The isle is a natural haven for visitors, with its famous Singing Sands beach – a beach where the sand is made of quartz shards which make tuneful noises when walked on, and An Sgurr, the largest section of exposed pitchstone in the UK giving a great opportunity for an easy-going hill climb and rewarding views of many surrounding islands, and even the Lochaber mountains back on the mainland! There are also many beautiful caves, some with their own legends and history attached, such as Massacre Cave where, it is rumoured, almost the entire population of the island was wiped out due to clan wars between the MacDonalds and MacLeods – and not forgetting Kildonan Graveyard, where you can see ancient Celtic carvings and learn more about the resting places of all the different types of people who have inhabited this special place.
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Bird watching can be a reason in and of itself to visit Eigg; with over 130 species of birds regularly recorded in the islands each year there are more species of bird than total number of humans! From the breeding populations of raptors such as owls, kestrels, falcons, and the Scottish national bird, the Golden Eagle, to migratory species such as JacK Snipes and Whinchats, to even rarer visitors such as the Glossy Ibis spotted there just over a year ago, assumed to be from Spain or France! But on the other hand, naturalists who are more concerned with flora than fauna will also find much to interest them. One of Eigg’s nicknames is the isle of flowers, so called because of its dazzling array of wild plants. For such a small island, it has a great cross-section of terrains, and from woodland scrub, to marshy plains to the sea-cliffs a huge variety of plants spring forth – from beautiful orchids to fragrant bluebells to rare alpine sandworts. The sea life too is amazing to watch; dolphin and minke whales frolic with seals and can be regularly viewed from one of the boat tours available from the port at Galmisdale, but if you’re very lucky you may even witness a visit from an orca, basking shark or the unusual sun fish!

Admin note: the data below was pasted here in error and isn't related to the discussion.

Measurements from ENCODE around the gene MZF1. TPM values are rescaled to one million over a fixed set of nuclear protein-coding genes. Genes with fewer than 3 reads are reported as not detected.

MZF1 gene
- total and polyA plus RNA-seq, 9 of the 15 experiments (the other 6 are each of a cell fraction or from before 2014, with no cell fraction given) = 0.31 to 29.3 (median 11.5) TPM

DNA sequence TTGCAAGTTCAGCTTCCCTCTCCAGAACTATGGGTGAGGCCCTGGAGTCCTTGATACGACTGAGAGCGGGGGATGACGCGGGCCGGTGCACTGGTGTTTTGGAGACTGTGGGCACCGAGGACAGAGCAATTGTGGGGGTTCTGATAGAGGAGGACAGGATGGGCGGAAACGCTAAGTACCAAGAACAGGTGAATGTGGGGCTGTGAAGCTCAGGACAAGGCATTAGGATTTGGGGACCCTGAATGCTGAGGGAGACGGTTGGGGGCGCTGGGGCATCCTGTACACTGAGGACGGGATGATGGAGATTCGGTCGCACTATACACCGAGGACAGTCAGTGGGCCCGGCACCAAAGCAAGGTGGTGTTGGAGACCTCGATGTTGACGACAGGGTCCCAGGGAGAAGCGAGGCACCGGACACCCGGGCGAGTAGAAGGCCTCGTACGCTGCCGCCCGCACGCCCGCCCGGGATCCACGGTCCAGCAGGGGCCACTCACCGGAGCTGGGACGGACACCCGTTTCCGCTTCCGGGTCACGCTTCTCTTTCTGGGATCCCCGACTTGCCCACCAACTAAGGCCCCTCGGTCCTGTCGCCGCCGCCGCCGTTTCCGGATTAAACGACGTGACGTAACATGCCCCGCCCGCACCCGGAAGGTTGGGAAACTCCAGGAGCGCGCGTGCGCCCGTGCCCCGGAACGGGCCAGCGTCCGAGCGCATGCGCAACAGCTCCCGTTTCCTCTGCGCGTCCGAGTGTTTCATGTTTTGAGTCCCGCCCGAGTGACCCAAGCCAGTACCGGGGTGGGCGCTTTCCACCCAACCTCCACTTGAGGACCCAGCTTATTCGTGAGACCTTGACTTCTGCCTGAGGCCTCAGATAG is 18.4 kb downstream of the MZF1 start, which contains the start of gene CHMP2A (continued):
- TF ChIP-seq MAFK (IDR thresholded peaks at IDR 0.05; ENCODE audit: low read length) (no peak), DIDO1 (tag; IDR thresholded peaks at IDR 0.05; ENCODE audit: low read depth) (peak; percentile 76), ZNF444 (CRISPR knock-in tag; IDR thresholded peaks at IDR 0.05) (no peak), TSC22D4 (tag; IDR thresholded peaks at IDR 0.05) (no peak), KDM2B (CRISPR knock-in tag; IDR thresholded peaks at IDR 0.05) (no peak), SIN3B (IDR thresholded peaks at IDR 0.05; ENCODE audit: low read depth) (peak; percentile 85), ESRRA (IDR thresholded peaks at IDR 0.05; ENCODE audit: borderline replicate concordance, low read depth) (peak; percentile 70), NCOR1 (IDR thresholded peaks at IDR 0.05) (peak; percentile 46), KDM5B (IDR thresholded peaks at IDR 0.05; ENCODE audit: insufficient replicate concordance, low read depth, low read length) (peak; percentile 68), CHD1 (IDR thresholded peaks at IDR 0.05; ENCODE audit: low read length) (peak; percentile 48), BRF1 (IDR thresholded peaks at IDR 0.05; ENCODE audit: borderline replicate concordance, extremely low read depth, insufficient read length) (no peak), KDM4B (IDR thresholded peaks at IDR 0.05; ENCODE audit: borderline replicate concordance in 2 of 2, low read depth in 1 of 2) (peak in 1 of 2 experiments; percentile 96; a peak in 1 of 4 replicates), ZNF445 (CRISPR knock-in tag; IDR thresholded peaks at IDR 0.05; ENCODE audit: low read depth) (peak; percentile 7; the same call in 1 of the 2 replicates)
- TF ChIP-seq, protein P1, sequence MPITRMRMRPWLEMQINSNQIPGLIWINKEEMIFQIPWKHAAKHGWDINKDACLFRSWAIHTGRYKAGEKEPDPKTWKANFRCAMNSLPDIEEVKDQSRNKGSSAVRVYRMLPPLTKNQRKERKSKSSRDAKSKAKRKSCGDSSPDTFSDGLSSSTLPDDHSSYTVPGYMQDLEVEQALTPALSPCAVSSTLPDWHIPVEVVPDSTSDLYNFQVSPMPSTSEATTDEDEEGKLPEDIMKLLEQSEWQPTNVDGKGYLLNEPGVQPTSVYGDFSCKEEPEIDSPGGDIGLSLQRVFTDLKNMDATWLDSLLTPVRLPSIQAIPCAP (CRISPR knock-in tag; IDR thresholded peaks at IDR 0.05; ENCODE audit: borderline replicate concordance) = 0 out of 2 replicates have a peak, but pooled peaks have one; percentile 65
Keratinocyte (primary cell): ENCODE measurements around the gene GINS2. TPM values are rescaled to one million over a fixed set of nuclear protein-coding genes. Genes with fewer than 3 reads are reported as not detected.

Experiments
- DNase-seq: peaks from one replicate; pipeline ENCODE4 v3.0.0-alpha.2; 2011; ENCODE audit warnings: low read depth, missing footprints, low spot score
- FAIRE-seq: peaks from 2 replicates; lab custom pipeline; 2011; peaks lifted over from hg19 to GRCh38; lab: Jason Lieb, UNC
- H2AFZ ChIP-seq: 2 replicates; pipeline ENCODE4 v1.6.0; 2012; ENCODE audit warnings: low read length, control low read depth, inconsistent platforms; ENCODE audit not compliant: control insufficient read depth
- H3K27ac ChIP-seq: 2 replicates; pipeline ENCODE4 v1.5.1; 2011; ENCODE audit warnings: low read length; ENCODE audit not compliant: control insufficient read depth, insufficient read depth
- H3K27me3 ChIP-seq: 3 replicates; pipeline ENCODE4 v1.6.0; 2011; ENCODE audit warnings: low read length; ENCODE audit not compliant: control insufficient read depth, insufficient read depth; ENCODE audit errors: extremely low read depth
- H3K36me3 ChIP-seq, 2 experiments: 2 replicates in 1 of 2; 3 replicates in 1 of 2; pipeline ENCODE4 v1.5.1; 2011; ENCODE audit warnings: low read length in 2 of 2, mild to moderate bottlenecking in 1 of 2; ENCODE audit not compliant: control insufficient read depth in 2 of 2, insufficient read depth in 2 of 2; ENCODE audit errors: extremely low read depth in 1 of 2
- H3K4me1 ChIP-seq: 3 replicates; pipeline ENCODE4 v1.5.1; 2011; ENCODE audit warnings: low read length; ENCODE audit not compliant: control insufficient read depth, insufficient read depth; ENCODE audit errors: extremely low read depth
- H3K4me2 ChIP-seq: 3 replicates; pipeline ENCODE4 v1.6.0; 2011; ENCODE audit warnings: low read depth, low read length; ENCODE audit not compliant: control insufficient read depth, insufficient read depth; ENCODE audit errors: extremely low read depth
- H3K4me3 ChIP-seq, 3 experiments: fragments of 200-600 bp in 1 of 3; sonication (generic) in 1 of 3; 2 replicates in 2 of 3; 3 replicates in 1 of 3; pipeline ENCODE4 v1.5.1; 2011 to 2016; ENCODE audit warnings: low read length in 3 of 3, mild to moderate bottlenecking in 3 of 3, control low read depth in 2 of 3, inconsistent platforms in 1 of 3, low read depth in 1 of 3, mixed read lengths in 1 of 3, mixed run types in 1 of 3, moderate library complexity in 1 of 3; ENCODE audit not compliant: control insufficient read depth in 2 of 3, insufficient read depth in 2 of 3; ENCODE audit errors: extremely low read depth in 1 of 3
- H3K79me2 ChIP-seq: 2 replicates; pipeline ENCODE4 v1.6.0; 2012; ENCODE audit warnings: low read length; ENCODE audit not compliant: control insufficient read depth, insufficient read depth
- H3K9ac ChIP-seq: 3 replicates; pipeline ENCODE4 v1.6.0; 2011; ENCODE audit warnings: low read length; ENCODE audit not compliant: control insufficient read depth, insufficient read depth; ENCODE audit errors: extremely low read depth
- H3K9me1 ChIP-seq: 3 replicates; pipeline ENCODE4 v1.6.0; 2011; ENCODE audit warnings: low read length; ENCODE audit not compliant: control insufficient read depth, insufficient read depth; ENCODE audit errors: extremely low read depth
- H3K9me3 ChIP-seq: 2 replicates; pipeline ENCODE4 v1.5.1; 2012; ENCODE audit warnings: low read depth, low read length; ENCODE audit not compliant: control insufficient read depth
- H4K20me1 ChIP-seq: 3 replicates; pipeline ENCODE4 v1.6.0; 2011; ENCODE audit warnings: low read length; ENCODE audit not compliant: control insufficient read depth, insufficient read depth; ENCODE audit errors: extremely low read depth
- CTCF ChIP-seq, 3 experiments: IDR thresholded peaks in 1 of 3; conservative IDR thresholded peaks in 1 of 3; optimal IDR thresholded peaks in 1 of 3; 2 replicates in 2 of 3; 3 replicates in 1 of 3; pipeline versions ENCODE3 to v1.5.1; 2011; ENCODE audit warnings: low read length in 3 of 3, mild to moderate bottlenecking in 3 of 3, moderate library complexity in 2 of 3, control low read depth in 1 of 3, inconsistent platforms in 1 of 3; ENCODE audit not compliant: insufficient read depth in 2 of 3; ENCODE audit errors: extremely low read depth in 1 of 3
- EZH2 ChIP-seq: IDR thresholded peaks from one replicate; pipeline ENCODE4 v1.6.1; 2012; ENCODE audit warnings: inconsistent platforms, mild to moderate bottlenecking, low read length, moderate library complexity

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Much of life on Eigg focusses on maintaining this wonderful wealth of natural beauty, visitor cars are generally not permitted on the island and most people encourage walking and cycling – though an island minibus is also available for longer journeys, sharing the journey with others of course gives you a chance to cut down on fuel consumption and meet new people! In addition to the switchover to their electricity coming from entirely renewable resources, such as the sun, wind and water, Eigg residents are also leading the way in switching to solar water heating, programs of excellent insulation for all buildings, recycling, consuming local and organic foods wherever possible, and many other green initiatives! Their work as a collective has been recognised with several official awards and now visitors can choose to have a residential holiday at the Earth Connections Eco Centre, and learn more about how to live in an ecologically sustainable way, though of course there are campsites, bed and breakfasts and self-catering options as well. And for the more adventurous of you…don’t forget that wild camping is legal in Scotland and independent campers are welcome on Eigg, so long as proper respect and care is shown to the surrounding area and residents.
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We hope that this description of one of Scotland’s most beautiful island gems has inspired some of you this Easter, and you will consider visiting this gorgeous location some time – or one of its cousin islands; Rhum, Mull and Canna. As always we welcome your comments, and hopefully we will hear from some of you who have been lucky enough to spend some time in the charming Inner Hebrides.